Then, the owner of an apartment I booked in Besiktas through Booking.com asked me to cancel my reservation! After taking into account the rising cost of housing; I fully understood why this creep wanted me to cancel. I truly feel sorry for my Turkish friends who are struggling to survive there on salaries of $900/month. Yeah…I’ll wait it out to see if the prices will go down.

So…in short…Check Facebook’s Marketplace and housing groups to see what the costs will be like first! Follow this for a few months and check out old posts. Do you notice any trends in housing costs? Does the cost of housing rise closer to summer? Is it cheaper to get a one year lease in winter rather than spring? You should consider all of these things.

Wifi

My passion is for writing and sharing valuable information about life abroad. Apart from the occasional freelance writing gig; I’m not making much money doing this…yet. About 70% of my income comes from teaching online. This means I NEED TO KNOW EVERYTHING ABOUT THE WIFI BEFORE SETTLING SOMEWHERE.

The first step is to ask and search for posts about wifi in the Facebook groups of the cities you’re thinking of living in. Nomad List is popular, but it’s not an accurate account of what the wifi will be like in the city. I don’t really find it to be an accurate account of anything apart from running nomad meetups.

Next tip…Always test the wifi in the room of where you’re going to work from. Questions to ask potential owners…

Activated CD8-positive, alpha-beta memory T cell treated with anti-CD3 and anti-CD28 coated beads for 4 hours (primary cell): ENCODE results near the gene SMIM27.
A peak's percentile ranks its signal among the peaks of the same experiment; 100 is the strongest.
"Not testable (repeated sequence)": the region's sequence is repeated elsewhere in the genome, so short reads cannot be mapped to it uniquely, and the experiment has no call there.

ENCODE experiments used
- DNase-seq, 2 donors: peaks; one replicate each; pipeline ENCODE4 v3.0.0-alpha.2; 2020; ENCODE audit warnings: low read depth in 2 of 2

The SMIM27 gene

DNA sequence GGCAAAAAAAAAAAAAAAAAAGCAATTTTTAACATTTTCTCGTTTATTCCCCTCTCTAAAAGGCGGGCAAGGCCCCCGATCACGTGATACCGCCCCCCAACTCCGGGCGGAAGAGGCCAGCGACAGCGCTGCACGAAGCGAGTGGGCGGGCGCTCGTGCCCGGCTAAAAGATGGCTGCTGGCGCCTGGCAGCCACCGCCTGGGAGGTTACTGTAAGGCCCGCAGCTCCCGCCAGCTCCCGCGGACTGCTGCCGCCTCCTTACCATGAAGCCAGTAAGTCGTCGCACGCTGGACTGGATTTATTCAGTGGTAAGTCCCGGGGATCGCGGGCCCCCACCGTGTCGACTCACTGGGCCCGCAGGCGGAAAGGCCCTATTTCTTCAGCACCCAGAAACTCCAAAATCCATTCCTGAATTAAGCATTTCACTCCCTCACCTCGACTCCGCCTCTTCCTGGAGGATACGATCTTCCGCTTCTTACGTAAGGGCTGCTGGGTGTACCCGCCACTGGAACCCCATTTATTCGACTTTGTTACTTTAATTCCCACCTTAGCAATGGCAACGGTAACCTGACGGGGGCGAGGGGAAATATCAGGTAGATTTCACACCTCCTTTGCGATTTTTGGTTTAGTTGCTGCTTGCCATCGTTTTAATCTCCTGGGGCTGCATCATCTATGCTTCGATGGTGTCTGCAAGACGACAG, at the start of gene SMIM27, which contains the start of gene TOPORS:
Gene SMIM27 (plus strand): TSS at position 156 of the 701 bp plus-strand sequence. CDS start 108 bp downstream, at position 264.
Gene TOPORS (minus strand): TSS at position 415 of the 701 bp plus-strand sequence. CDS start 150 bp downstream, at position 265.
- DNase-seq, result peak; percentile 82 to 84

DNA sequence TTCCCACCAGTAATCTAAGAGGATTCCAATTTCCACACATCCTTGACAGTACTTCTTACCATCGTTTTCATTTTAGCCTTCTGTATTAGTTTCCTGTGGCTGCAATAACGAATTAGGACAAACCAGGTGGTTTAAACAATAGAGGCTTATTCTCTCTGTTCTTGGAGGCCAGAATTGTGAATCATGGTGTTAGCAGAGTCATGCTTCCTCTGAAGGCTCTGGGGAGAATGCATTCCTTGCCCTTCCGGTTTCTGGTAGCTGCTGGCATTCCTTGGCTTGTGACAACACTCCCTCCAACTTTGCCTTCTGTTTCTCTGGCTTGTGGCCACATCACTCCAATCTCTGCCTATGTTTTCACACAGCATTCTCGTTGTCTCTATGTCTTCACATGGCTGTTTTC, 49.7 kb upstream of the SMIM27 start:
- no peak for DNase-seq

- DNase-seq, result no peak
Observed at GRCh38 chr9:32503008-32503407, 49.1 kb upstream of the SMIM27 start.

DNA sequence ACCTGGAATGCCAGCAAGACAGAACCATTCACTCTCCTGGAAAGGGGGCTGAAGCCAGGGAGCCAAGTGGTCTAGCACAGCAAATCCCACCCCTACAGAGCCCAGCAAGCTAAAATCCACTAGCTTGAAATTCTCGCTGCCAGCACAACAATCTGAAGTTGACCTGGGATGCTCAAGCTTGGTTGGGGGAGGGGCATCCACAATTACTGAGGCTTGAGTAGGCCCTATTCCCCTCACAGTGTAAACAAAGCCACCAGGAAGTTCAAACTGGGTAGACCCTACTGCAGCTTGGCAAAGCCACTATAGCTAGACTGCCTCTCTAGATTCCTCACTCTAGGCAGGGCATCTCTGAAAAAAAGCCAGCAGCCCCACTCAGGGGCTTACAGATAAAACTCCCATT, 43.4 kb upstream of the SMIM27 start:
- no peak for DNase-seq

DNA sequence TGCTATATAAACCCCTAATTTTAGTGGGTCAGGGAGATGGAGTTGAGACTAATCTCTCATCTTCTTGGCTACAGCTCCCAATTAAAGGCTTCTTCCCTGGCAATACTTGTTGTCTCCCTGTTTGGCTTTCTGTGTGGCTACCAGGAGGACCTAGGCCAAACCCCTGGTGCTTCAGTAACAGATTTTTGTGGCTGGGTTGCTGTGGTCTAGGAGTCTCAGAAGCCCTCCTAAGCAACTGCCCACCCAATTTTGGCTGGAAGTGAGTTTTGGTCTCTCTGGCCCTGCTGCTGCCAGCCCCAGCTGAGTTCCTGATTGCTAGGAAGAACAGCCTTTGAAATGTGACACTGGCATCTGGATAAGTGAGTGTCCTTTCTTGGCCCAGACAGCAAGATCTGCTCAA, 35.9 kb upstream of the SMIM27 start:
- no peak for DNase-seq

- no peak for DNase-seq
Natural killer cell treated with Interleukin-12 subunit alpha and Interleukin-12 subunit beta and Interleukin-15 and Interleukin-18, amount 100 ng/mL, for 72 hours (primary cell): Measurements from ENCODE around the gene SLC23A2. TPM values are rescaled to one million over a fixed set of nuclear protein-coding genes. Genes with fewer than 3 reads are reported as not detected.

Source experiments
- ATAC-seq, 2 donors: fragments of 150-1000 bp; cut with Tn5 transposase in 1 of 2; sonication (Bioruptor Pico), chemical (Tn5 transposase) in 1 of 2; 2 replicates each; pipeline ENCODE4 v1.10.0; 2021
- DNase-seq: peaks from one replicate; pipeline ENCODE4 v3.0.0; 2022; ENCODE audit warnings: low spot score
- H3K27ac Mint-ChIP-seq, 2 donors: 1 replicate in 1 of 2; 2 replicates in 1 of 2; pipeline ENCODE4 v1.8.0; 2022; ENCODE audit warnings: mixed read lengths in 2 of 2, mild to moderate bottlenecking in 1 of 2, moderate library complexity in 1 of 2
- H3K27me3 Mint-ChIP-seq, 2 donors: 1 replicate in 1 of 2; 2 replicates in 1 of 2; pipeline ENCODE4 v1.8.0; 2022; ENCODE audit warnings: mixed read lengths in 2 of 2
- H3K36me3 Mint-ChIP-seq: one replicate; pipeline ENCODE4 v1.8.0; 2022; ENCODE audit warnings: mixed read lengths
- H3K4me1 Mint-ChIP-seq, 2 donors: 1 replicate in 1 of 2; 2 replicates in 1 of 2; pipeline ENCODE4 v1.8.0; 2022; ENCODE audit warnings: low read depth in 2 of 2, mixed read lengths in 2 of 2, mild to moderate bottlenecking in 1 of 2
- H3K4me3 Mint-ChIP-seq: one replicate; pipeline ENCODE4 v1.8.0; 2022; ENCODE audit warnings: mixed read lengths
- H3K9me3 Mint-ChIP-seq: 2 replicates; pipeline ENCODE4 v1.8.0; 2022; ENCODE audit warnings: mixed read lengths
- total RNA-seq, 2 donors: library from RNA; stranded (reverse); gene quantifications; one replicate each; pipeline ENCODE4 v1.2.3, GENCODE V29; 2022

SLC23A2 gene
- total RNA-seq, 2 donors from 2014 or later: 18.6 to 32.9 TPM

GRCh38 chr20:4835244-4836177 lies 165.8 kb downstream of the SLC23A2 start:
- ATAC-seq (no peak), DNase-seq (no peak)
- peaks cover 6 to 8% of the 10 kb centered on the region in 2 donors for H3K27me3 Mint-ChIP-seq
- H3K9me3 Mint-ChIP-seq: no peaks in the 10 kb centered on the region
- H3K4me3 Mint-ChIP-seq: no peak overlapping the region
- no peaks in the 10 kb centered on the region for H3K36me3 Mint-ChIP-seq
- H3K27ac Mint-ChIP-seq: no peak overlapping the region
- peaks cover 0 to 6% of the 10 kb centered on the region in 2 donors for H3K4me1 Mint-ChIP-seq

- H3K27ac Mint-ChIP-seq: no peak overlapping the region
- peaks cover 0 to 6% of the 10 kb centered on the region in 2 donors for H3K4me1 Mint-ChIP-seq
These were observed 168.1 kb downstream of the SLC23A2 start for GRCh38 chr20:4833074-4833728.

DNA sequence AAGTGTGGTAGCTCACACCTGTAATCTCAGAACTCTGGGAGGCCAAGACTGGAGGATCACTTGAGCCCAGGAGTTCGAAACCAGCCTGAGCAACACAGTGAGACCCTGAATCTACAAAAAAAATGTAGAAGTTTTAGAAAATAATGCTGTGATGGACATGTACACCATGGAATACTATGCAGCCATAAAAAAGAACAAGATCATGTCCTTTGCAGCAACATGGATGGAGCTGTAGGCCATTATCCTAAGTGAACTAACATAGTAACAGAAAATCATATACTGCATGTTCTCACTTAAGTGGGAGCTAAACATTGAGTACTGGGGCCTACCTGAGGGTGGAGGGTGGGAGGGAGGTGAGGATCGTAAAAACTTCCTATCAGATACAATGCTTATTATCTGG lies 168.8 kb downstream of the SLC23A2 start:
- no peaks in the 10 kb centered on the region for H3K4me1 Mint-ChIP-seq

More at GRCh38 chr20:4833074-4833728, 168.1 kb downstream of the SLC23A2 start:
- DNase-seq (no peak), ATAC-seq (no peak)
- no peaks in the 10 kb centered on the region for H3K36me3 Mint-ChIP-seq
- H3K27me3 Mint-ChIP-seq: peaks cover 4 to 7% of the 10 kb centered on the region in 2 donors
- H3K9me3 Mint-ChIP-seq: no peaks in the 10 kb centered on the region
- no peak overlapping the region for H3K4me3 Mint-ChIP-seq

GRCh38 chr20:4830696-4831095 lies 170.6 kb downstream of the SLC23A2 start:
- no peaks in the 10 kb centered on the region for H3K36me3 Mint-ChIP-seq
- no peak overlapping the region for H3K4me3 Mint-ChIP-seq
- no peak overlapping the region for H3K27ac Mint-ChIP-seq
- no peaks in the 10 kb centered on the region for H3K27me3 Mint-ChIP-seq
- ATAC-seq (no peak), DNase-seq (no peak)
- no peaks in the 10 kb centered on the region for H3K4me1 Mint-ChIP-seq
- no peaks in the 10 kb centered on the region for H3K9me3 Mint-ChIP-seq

1. Does the apartment have a private, unshared modem?
  2. What internet company do you use? -This one is really important because some internet companies are better than others. For example, I’ve learned, through trial and error, that any place using Speedy or Indihome internet in Bali means low ping and constant outages. On the flip side, any company using CB or MTM means I’ll have few problems.

A speedtest used to be a great way to make sure owners weren’t lying about the wifi. Sadly, most still lie about the wifi. They take screenshots from places with excellent wifi and pretend it is your intended place of stay! Then they act surprised when you test it in the apartment and it doesn’t work. Best bet is to only book a few nights. If it’s good…stay. If it’s not…leave.

What are people talking about?

Again, the Facebook expat groups are your best bet to see what the general mood is in your intended place of stay. What really caused worry for me was that everyone was complaining about the rising cost of rent. It didn’t matter if I was in the Expats of Istanbul or Foreign Women of Istanbul group.

Everyone was super pissed off about the price of housing. I also noticed how Istanbul landlords started to show a bit of attitude in their apartment listings. They weren’t answering questions and became snippy with those who did. As an Chicagoan, the “take it or leave it” attitude has never sat well with me.

There you go. I hope these tips help you. It was a very difficult decision to decide to stay here. I’ll happily reconsider Istanbul once the rents become more stable.

My next post will talk about how I’m planning for my retirement as a digital nomad.